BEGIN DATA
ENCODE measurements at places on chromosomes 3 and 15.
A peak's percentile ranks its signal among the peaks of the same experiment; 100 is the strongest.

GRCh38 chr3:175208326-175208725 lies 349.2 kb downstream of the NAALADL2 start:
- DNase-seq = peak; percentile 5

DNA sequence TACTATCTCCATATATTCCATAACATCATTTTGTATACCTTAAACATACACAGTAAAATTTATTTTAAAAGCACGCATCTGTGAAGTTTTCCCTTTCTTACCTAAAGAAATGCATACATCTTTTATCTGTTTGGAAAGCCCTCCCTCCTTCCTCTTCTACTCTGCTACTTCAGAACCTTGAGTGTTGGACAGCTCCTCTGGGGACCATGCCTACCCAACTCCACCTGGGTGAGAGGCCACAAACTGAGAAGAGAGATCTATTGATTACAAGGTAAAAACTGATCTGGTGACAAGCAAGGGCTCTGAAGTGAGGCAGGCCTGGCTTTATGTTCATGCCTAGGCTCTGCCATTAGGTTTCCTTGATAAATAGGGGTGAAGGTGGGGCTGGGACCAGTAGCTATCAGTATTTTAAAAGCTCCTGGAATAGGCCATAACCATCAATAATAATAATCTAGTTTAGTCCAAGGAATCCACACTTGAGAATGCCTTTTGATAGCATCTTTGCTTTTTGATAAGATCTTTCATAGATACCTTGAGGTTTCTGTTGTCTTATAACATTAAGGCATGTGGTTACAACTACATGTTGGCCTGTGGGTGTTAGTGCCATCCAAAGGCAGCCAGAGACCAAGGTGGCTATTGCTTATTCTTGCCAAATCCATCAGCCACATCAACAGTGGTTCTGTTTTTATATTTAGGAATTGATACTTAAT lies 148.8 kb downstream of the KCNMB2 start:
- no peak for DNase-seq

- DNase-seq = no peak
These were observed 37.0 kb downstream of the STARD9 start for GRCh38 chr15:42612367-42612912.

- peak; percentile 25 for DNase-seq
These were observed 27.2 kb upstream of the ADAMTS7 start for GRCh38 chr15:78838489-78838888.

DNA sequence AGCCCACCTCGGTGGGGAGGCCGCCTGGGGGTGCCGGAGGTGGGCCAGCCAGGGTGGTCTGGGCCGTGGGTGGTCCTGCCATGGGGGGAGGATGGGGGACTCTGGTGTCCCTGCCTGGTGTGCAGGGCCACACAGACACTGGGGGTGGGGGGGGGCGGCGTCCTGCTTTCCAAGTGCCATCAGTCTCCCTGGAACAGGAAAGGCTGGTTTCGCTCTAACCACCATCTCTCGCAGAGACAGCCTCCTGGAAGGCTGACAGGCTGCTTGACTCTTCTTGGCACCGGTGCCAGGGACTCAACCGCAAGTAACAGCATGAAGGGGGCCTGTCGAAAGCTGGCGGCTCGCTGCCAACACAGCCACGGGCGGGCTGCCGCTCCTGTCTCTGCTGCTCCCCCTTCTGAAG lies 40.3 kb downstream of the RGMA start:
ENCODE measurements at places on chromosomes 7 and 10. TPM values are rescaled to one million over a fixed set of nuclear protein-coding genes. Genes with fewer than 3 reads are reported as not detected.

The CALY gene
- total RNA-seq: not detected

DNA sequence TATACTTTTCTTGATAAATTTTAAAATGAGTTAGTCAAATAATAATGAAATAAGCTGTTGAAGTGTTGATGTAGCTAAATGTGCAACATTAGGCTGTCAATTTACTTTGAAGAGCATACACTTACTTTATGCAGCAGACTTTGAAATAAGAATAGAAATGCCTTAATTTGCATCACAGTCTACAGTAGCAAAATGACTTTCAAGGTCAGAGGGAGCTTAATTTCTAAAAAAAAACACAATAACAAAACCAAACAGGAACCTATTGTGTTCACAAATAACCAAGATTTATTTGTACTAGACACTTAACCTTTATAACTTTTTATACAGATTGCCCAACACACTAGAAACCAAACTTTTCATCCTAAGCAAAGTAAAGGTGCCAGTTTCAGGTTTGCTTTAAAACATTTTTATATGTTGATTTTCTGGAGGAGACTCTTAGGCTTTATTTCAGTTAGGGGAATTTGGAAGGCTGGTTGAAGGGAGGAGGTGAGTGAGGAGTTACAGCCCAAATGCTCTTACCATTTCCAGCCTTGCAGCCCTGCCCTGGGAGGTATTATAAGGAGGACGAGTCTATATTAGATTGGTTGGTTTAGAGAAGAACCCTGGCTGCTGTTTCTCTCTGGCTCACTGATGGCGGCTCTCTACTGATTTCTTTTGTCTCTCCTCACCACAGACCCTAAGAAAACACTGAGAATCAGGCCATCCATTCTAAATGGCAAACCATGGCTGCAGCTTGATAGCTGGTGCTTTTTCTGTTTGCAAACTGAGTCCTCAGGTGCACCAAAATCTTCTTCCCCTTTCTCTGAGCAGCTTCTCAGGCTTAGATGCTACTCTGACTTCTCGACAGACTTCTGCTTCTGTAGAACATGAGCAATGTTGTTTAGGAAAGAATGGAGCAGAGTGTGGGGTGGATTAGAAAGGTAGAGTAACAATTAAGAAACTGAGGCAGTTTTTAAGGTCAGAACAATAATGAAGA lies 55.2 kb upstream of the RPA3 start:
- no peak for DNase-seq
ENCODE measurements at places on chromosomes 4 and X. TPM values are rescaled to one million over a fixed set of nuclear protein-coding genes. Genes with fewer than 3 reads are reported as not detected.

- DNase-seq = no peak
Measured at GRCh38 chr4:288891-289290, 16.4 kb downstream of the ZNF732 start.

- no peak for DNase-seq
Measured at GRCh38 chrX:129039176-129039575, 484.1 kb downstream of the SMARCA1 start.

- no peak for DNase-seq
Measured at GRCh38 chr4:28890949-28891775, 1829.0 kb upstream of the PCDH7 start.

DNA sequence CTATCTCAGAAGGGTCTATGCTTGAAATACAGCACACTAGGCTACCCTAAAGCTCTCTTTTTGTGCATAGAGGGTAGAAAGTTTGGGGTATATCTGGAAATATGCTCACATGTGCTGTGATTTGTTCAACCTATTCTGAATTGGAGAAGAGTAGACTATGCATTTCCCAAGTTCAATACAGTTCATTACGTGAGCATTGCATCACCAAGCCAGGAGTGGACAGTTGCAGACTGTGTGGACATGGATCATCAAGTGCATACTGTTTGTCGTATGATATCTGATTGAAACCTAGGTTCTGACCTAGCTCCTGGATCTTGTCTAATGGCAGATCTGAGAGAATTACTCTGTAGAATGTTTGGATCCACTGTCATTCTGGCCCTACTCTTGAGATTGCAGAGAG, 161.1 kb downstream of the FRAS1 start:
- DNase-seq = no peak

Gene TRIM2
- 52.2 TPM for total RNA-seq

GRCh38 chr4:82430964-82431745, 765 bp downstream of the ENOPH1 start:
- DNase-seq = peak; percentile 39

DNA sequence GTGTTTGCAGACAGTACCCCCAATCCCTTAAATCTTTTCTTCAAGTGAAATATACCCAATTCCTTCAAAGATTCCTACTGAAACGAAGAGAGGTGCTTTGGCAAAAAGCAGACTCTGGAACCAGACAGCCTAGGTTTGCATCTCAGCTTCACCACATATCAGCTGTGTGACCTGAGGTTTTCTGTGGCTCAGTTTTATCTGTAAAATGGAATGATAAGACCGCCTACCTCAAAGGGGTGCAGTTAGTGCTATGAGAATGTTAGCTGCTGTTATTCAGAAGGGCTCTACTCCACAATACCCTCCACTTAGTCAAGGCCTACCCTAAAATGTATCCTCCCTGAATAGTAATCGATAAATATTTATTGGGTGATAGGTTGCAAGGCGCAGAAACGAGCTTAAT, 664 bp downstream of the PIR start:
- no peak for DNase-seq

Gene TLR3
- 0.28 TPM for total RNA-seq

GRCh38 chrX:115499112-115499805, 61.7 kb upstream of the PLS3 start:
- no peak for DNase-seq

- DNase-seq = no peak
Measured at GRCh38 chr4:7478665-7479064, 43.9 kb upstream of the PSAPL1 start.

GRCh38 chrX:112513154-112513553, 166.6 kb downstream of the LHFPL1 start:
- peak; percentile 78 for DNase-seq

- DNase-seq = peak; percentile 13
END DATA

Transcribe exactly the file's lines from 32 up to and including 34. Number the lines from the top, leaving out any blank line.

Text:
Gene TLR3
- 0.28 TPM for total RNA-seq

GRCh38 chrX:115499112-115499805, 61.7 kb upstream of the PLS3 start: